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An easy way to save for RRSP contributions

Posted by on Jan 22, 2013 in Moneyville, Retirement | 0 comments

Read this blog and comments on moneyville.ca

    January 14, 2013

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RAFFI ANDERIAN/TORONTO STAR
 If there was any possible way I could forget that RRSP season is upon us again, a survey that landed on my desk last week reminded me once again of the collective angst many of us experience in the first two months of every year.
A Bank of Montreal study reveals that 60 per cent of participating Canadians feel anxious about finding the money to contribute to their RRSPs as the 2012 deadline approaches. The primary reason for this anxiety is that almost half of the respondents are looking for ways to scrape together a lump sum contribution before the deadline.

Larry Moser, regional sales director of BMO in Ottawa says that anxiety about making lump sum RRSP contributions can be minimized by making regular payments throughout the year. This cornerstone of investment philosophy was popularized by David Chilton, the author of The Wealthy Barber.

Related: The Wealthy Barber’s key to success

It means that before you pay bills, or buy your groceries, before you do anything else, set aside a portion of your income to save. The first bill you pay each month should be to yourself. Decide on the amount and then set up automatic withdrawal.

On “Get rich slowly” Blogger J.D. Roth gives three great  reasons why paying yourself first makes sense.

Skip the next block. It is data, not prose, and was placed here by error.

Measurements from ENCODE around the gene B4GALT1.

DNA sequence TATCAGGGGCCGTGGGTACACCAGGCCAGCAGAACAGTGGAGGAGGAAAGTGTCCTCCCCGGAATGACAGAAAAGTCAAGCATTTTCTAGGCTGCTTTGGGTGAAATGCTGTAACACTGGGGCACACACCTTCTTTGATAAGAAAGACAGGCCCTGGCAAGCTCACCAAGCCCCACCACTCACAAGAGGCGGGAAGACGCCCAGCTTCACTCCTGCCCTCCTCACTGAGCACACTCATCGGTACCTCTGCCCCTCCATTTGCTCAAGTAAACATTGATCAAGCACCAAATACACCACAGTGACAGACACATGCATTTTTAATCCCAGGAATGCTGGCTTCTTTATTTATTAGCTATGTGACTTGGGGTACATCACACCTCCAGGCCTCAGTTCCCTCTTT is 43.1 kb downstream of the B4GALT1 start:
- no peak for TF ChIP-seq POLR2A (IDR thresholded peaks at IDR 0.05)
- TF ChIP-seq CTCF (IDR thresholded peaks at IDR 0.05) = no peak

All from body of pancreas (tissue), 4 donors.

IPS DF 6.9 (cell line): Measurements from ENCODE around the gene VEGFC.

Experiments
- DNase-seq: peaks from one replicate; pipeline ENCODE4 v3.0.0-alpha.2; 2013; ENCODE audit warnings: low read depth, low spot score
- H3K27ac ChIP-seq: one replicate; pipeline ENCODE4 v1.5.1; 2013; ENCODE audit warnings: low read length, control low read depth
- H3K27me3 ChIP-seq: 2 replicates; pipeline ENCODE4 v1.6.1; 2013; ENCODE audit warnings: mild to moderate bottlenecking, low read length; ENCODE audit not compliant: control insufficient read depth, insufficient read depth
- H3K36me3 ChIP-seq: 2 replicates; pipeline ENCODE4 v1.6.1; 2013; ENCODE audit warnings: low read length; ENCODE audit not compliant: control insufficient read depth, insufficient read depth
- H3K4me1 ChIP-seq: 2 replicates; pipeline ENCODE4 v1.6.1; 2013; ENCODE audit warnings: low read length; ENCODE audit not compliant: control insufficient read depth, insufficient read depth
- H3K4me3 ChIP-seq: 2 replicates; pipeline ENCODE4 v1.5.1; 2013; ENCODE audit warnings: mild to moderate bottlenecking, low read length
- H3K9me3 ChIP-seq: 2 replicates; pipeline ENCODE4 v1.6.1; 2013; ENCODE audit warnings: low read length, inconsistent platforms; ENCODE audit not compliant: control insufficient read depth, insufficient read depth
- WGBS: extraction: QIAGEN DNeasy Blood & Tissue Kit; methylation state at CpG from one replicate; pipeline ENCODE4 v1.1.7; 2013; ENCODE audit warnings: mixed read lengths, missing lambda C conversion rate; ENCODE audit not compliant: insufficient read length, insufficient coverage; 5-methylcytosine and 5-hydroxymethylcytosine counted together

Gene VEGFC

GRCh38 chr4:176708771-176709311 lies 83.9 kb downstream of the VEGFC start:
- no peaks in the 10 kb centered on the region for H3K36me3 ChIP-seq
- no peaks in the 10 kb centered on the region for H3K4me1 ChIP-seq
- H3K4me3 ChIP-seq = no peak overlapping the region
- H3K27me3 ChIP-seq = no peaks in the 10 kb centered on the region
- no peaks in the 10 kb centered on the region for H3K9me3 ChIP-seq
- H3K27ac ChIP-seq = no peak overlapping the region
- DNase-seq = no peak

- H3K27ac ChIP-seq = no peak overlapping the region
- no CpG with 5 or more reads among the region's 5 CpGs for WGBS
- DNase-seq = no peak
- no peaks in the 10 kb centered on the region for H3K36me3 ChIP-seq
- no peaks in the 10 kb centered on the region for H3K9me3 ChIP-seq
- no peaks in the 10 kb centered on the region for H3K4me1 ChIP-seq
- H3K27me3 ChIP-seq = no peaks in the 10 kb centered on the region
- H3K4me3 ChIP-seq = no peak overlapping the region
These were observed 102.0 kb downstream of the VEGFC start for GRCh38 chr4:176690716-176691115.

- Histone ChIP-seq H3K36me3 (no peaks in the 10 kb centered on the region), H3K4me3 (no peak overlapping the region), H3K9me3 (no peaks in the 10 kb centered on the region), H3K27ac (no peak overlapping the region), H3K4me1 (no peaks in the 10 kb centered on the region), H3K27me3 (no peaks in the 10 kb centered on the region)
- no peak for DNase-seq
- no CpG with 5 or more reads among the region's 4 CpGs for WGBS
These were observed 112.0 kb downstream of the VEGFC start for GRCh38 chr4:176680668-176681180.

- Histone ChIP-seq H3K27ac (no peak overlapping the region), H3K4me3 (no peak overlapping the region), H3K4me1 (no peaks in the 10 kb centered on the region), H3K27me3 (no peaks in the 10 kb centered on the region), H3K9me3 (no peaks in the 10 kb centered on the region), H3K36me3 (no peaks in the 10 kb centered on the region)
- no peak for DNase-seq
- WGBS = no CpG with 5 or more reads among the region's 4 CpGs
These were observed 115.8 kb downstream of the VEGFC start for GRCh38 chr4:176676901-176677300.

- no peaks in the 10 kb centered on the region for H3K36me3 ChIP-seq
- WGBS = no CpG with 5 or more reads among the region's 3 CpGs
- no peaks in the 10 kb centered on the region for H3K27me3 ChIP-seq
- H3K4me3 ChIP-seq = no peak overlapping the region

1. You are making savings a priority. You are telling yourself that your future is just as important as all of the current expenses you are responsible for.
2. You are developing sound habits. Most people spend money in the following order: bills, fun, savings. By putting savings first, you put the money aside before you find reasons to spend it.
3. You are building a cash buffer. Regular cash contributions are an excellent way to build a retirement nest egg. You can also allocate a portion of your savings for an emergency fund or to purchase a home. Paying yourself first gives you the freedom to choose.

You can even use the tax system to “Pay yourself first” and get a raise. If you are saving regularly in a registered retirement savings plan, you can complete a T1213 form and request permission for your employer to deduct a lower amount of taxes at source.

By reducing your withholdings at source, you are paying yourself and not the Canada Revenue Agency first, and increasing your net take home pay. You are effectively giving yourself a raise all year long, not just once at tax time.

Related: How you can pay less tax all year round 

It’s too late for 2012, but if you set up an automatic savings plan with your financial institution now, at this time next year you will have one less thing to worry about when you are nursing your post-holiday credit card hangover.

Related: Canadians plan to tackle debt at the expense of retirement savings

Sheryl Smolkin is a Toronto lawyer and writer. Contact her through her website  and follow her on Twitter @SherylSmolkin.

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